I think that much of the Christian Cultural Practices that we use today were at one time of pagan origin.  (George Barna and Frank Viola have just released a book on this topic titled Pagan Christianity, which I read after writing this post. I disagree, however, with their conclusion that we must abandon all practices of pagan origin.  What we must do is not make these now Christian Traditional Cultural Practices a part of our teaching to new Believers in new cultures.  This includes almost everyone who is currently outside the modern traditional church.  But for those who were born and raised in the Christian Traditional Church, this is their culture and we should not insist they give it up, but they should recognize their culture for what it is.)  The early Believers sought to keep their cultural practices and did a pretty good job of redeeming their local practices for the Glory of God.  The problem came when these redeemed practices were taught as being essential Christian practices to the next generation of Believers and in the cross-cultural spread of the Christianity these redeemed practices were taught as necessary in order to be a Christian.  This is why we have many practices in our religion that cannot be defended by the Word.  They were redeemed practices of one culture that took on the force of being Christian and/or required in order to be Christian as Christianity moved to new cultures.  Our early Christian forefathers took what they had redeemed in their own cultures and made them a matter for faith and practice for subsequent generations and cultures.  They had not been taught that redeemed cultural practices stay at home, and only the Bible and its requirements are taken to others.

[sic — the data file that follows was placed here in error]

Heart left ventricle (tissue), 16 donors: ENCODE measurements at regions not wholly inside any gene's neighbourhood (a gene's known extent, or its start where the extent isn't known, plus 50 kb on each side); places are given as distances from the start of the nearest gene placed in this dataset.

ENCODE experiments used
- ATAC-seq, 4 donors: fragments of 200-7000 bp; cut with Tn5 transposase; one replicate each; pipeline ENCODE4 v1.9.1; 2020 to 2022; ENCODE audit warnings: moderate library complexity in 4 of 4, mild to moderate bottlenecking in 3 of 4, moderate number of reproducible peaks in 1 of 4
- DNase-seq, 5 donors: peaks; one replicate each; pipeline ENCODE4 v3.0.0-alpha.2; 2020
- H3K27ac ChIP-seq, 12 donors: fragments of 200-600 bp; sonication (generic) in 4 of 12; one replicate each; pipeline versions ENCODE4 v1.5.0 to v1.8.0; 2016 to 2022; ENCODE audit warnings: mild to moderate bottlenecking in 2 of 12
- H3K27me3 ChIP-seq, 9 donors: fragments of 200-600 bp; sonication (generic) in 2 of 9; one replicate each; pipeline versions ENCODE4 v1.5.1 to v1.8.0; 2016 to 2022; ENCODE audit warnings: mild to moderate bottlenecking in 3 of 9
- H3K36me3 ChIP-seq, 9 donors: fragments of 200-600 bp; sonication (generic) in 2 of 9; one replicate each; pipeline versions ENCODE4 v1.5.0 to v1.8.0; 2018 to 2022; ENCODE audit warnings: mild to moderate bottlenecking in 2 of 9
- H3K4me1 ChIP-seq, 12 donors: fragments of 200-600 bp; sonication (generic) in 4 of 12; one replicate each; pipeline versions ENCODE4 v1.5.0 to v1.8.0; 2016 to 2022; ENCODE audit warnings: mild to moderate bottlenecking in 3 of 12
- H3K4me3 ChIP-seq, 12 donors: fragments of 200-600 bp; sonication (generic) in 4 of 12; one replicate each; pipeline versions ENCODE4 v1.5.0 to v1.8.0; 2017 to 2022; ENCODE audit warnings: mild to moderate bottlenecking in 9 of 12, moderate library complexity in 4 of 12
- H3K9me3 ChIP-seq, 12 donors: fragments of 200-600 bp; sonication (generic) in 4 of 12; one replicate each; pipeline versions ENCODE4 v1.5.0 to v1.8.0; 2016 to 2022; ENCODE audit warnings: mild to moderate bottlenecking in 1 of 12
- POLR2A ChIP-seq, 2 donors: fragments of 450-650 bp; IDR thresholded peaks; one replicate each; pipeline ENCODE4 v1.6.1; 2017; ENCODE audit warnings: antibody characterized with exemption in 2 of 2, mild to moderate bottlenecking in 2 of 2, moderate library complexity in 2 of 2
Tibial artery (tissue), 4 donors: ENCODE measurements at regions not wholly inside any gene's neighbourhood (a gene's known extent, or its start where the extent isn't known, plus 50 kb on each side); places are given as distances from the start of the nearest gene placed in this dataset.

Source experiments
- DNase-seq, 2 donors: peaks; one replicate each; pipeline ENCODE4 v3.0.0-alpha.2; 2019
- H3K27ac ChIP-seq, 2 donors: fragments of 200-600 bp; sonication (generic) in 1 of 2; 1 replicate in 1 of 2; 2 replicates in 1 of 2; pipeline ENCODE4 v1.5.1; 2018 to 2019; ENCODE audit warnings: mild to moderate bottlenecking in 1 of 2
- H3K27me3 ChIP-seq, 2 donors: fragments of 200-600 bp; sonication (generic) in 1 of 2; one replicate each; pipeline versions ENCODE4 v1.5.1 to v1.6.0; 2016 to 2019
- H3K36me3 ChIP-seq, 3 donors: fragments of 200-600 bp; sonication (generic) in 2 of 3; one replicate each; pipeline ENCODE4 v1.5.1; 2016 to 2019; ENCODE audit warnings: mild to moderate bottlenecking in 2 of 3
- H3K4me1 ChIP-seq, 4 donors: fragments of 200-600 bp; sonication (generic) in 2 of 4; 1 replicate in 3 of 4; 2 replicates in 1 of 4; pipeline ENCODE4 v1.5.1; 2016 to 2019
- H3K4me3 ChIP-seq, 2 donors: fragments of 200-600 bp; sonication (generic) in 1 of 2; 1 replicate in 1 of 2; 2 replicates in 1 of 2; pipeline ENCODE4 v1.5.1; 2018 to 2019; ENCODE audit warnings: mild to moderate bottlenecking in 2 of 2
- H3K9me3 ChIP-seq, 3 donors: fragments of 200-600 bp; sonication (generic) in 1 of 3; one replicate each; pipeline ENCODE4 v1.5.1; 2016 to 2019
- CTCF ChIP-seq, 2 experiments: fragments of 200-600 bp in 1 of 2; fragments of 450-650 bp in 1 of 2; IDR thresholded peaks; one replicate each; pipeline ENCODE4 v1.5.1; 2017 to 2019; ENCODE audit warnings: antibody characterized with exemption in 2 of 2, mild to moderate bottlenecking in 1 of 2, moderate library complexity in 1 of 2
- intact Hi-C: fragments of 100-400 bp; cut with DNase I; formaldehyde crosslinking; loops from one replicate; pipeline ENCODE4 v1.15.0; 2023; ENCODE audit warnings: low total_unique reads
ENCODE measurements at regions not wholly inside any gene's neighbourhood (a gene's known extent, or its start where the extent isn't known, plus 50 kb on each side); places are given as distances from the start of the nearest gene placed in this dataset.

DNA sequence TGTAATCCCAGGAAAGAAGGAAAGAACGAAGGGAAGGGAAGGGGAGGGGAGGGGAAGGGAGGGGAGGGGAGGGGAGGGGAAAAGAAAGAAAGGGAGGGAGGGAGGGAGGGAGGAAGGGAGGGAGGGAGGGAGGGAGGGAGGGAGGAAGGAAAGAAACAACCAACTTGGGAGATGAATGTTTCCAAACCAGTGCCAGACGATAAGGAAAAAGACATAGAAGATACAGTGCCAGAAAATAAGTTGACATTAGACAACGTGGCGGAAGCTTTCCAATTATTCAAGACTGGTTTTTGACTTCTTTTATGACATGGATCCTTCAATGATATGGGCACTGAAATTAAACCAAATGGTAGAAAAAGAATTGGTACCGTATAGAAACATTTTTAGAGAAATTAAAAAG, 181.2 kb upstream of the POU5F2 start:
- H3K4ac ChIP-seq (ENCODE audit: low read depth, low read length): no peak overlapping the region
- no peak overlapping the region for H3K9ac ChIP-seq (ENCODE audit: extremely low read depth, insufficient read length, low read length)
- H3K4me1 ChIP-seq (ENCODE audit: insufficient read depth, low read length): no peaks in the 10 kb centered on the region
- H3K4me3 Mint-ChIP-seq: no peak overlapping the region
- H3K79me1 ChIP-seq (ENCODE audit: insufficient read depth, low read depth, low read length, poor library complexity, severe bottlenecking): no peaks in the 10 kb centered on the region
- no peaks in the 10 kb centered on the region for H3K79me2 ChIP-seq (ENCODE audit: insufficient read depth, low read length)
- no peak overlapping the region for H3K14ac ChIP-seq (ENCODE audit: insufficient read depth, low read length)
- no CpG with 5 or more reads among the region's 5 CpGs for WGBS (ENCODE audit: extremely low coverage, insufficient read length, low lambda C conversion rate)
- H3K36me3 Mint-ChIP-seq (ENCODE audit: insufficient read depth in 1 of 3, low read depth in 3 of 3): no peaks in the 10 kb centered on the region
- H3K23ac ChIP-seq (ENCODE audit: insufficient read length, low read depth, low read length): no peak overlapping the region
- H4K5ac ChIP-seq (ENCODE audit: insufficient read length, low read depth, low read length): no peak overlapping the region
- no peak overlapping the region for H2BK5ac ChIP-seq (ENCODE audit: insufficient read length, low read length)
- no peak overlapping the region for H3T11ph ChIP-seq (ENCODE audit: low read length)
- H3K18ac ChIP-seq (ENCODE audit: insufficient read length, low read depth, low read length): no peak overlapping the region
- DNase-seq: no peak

As cross-cultural workers it is our responsibility to redact our practices from our faith as taught by the Bible before we start new churches among other cultures.  This is not easy.  It must be done with prayer, insight, thought, and extreme commitment to the Word of God as our only measure for faith and practice.


David Watson
From Beaumont, TX

Leave a Reply

Your email address will not be published. Required fields are marked *